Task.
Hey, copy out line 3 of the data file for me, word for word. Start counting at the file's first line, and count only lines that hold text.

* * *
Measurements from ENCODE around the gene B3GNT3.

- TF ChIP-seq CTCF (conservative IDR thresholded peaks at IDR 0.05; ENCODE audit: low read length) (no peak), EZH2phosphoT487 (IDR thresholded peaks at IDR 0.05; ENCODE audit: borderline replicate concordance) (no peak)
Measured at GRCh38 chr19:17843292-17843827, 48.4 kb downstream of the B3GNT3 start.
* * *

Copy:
Measured at GRCh38 chr19:17843292-17843827, 48.4 kb downstream of the B3GNT3 start.